Judge Hoffman began her term as Judge of County Criminal Court No. 9 on January 2, 2007. She has worked hard to lower the number of pending cases in the court and she has reduced the time it takes for a case to go to trial.
Presiding Judge of the County Criminal Courts – (Jan. 2009 – present)
Judge Hoffman was elected by her judicial colleagues to serve as presiding judge of all of the county criminal courts. This position brings more administrative duties in addition to her regular docket
Presiding Judge, PRIDE Court (Jan. 2009 – present)
In response to the large number of women arrested for prostitution who have substance abuse issues and/or mental illness, Judge Hoffman along with the Dallas County Probation Department, District Attorney’s Office, Public Defender’s Office, Dallas Police Department, Dallas Sheriff’s Office and numerous local service providers developed a drug divert specialty court for women charged with misdemeanor prostitution. This Court is called PRIDE Court (Positive Recovery Intensive Divert Experience). The goal of PRIDE Court is to help women who are charged with prostitution be diverted from the judicial system by addressing the underlying issues of why they are committing the crime. Typically, a woman convicted of misdemeanor prostitution serves 10 – 20 days in the county jail. The underlying issue of why these women are prostitutes is never addressed. The women are released after they serve their time and then recommit the crime. The County pays $56.00 a day to have these women in jail. If a woman has been convicted of 3 or more prostitution cases, the next arrest is a felony and this woman potentially could spend years in jail. Instead of spending money on housing these defendants in jail, it is the intent of this collaboration to understand the root of the problem, address the problems and to enable these defendants to become productive members of society.
Most of the women arrested for prostitution have substance abuse issues and/or a mental illness. Many will also have been the victim of some past trauma. This court focuses on these women only because this population needs to have all of these issues addressed at once in a secure and safe environment. The court works closely with several local service providers to ensure that each participant receives the individualized treatment needed for her. The court follows the national drug court model established by the National Association of Drug Court Professionals which has continually proven that judicial intervention has lowered recidivism rates among citizens charged with and/or have substance abuse issues who are in the criminal judicial system. The Court began in January, 2009 and works closely with the Dallas Police Department’s Prostitution Diversion Initiative which brings social services to the women at various truckstops in Dallas one night a month. DPD views these women as victims and believes that by providing a safe and secure opportunity for help, these women will want to stop living this life and become productive members of society.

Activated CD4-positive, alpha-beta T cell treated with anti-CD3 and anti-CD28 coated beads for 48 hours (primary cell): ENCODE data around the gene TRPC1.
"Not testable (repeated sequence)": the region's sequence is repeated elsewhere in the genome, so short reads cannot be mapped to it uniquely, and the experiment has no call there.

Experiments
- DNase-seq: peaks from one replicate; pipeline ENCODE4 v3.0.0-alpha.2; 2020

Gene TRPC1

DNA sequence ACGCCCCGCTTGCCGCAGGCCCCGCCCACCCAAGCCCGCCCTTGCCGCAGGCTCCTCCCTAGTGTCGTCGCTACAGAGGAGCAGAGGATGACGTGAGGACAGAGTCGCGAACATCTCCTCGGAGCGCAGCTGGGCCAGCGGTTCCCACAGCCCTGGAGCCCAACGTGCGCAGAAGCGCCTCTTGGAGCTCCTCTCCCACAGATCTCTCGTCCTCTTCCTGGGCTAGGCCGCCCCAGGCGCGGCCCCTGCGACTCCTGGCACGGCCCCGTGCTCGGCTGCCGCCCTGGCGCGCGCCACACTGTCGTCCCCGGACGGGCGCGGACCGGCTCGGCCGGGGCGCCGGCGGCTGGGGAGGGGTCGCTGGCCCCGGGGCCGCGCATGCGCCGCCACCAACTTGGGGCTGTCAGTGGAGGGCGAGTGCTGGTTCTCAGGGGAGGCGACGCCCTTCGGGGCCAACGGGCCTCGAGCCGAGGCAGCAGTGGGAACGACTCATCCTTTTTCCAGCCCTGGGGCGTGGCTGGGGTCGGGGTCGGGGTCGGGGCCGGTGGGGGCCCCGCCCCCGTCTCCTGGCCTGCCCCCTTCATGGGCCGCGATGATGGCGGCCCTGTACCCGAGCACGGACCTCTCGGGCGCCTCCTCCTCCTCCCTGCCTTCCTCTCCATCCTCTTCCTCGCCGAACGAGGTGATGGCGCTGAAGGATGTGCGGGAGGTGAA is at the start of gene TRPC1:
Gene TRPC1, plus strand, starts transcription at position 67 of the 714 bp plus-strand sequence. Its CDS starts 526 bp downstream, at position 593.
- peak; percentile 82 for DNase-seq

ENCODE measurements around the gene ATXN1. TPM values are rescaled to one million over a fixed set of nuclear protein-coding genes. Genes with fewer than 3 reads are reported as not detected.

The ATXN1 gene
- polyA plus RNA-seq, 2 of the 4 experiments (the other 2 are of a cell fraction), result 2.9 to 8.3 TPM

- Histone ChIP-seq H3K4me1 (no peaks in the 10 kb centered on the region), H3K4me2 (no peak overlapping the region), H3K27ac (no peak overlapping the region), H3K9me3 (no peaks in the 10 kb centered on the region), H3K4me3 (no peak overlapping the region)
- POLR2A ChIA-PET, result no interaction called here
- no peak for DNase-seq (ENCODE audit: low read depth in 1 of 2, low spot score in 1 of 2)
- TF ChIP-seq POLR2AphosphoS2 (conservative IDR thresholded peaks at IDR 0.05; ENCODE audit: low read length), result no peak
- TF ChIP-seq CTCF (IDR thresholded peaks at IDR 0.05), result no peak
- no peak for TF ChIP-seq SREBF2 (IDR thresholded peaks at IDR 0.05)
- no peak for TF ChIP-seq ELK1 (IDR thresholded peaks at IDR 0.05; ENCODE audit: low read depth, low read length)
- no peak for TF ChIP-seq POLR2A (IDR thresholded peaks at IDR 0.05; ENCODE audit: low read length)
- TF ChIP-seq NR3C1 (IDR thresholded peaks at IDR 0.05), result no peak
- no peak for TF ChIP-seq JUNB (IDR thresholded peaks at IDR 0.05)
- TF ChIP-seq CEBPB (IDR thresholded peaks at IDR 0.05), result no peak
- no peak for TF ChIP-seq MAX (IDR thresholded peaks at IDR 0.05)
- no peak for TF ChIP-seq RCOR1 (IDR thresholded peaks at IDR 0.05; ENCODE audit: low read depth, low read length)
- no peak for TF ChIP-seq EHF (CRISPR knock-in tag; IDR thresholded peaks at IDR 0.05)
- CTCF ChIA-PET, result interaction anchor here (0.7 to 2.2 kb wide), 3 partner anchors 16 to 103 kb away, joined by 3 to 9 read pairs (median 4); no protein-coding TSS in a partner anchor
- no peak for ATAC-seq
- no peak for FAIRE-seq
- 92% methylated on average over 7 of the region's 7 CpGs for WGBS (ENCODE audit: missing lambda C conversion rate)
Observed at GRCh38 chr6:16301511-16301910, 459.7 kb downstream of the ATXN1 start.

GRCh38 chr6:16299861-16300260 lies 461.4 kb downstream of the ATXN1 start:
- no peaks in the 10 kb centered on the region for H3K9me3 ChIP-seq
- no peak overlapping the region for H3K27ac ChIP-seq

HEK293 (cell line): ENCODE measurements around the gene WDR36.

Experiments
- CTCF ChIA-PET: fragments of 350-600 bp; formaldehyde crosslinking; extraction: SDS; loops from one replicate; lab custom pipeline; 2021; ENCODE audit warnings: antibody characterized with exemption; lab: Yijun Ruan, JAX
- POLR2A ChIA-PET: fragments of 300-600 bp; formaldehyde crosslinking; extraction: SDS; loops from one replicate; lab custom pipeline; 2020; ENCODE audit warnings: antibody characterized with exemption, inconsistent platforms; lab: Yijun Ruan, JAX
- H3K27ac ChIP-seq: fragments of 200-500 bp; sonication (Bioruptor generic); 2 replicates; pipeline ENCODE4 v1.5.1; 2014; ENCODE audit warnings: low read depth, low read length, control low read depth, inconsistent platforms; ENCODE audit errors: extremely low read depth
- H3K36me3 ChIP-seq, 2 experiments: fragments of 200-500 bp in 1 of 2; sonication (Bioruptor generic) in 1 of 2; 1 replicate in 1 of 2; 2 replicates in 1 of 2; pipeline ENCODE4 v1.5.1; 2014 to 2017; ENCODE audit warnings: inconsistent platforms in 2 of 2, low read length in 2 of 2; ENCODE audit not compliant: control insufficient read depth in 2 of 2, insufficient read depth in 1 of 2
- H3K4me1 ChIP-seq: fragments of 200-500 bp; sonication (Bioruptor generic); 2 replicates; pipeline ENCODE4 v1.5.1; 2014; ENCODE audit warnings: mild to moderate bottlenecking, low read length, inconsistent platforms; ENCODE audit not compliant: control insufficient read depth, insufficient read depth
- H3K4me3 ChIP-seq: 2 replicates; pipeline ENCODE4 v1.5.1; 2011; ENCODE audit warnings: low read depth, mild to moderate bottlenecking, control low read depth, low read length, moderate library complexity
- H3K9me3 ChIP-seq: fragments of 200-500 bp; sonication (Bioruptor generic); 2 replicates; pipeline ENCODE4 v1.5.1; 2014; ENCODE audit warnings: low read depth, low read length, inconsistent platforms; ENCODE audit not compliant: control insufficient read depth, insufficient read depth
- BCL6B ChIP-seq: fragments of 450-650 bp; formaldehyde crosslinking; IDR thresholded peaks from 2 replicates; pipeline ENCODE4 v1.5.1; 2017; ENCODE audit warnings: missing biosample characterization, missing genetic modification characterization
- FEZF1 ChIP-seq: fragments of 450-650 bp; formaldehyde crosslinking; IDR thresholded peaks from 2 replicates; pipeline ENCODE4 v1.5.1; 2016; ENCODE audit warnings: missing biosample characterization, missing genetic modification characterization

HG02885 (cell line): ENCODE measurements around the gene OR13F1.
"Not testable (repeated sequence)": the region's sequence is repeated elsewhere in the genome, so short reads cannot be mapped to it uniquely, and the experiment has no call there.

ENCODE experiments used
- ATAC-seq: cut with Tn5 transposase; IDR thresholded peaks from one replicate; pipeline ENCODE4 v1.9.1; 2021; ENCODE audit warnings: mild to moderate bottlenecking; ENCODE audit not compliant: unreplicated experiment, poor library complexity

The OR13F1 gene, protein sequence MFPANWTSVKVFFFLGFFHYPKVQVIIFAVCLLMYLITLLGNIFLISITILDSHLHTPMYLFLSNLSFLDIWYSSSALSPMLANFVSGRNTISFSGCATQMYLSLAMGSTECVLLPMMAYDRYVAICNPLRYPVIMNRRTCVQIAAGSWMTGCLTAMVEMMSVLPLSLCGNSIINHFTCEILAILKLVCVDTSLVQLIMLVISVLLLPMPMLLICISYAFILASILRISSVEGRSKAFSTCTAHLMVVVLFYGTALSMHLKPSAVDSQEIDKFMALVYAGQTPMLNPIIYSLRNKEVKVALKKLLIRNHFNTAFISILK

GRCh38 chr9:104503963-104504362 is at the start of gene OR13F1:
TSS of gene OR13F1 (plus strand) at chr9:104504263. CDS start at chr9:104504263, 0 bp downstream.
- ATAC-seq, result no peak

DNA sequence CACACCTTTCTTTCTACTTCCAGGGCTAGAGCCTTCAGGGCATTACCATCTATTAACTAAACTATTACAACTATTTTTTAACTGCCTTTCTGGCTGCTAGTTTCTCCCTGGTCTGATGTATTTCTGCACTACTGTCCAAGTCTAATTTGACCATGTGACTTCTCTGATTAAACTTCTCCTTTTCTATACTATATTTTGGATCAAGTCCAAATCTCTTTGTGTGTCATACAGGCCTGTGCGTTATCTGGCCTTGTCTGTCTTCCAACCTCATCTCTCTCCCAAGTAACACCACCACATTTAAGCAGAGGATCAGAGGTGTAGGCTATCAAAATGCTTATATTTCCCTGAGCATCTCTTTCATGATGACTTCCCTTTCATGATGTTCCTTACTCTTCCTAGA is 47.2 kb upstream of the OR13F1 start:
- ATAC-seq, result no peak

Member, Dallas County Criminal Justice Advisory Board (March, 2009 – present)
Judge Hoffman has been invited to be a member of the Criminal Justice Advisory Board which is collaboration of community leaders, business leaders and professionals. The Board's task is to open communication among the various agencies throughout the county and to identify opportunities for improvement within the criminal justice system of Dallas County.
Member, Judicial Subcommittee, Dallas County Justice Advisory Board (March, 2009 – present)
Judge Hoffman is a member of this subcommittee whose job is to focus on identifying potential system opportunities and/or barriers that confront the judiciary within the criminal justice system. This subcommittee reports to the Criminal Justice Advisory Board.